Phase 2 Shootout Dispute Escalates To Court

… but the police are not saying much because the matter is now with DPP


The high-profile dispute surrounding the Phase 2 safe house where 10 armed robbers met their end has escalated to court.

The Acting Commissioner of Police, Phemelo Ramakorwane has confirmed the development but did not elaborate, saying he was loath to do so because the case is being handled by the Directorate of Public Prosecutions (DPP).


“I cannot comment on the status of the house where the shootout happened,” he said at a press conference recently. “The matter is now before the DPP and making comments on the issue may jeopardise her case.”

The dispute remains shrouded in uncertainty because while many believed that the elimination of the suspects believed to have been involved in a cash heist had brought closure to the case, curiosity about the condition of the house persist.

Following the fatal shootings, it came to light that the owner of the property filed a formal complaint with the Ministry of Defence and Security, alleging vandalism and neglect of his property.

Keys to the property

At some point it was reported that the owner of the property had not accepted the keys to the property from the only survivor of the incident.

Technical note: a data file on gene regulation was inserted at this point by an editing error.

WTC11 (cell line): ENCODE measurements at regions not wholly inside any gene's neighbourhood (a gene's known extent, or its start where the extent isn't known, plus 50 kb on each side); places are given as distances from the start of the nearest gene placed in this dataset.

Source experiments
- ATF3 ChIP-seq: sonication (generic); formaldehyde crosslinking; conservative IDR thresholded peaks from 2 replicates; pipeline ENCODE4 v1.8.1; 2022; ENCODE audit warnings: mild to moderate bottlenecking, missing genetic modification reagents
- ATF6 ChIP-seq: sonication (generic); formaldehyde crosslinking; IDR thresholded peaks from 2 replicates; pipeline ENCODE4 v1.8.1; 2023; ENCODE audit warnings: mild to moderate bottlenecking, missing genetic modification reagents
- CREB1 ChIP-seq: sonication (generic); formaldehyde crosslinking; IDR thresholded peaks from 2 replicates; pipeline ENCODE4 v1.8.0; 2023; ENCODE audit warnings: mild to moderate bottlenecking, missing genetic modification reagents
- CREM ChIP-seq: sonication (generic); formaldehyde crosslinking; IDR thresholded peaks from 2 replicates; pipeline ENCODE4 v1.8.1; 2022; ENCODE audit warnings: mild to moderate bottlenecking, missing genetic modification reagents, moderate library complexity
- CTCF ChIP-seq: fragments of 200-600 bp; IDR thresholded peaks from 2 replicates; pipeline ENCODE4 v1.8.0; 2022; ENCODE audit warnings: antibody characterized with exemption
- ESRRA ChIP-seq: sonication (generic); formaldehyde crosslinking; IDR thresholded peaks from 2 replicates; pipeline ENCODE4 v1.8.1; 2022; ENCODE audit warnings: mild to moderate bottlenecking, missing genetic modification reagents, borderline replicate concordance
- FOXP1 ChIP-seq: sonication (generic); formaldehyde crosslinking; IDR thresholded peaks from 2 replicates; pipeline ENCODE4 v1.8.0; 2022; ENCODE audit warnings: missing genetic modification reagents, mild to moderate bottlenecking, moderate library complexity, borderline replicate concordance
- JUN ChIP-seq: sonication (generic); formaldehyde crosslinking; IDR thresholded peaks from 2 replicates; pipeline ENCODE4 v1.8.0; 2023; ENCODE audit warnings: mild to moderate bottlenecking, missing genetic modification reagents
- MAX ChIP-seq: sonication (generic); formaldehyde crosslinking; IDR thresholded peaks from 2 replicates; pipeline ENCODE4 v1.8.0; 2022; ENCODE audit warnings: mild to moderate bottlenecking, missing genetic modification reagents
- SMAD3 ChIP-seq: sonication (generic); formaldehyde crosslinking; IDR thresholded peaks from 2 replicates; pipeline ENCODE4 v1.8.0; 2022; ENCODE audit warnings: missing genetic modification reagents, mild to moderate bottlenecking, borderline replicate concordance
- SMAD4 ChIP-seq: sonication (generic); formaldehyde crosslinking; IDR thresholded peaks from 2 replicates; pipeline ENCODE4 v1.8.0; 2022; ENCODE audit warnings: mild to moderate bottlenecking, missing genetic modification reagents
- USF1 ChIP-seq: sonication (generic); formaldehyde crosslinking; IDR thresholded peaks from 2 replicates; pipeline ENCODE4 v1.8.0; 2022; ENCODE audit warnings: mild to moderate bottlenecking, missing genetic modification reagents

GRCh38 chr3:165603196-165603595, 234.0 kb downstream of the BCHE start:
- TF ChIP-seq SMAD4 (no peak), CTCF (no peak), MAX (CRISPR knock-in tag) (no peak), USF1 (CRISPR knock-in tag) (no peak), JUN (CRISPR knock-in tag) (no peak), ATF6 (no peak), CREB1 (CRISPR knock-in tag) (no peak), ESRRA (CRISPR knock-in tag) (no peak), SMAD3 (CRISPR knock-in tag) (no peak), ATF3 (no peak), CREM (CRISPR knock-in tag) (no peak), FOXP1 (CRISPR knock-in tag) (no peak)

Sources spoke of extensive damage to the property, including vandalism and bloodstains. The owner’s grievances also extend to the manner in which the police returned the crime scene.

One complicating factor is the revelation that one of the suspects was a tenant in the house.

Not always the case

However, some law enforcement officials have suggested that the property owner might have been aware of the criminal activities taking place in the house, potentially making him an accessory to the alleged crimes.

Typically, after a police raid on a suspected criminal hideout resulting in damage, the law enforcement agency involved is responsible for ensuring that the affected property is restored to its original state.

But experts say this depends on several factors and that it is not always the case that liability falls on the law enforcement agencies involved.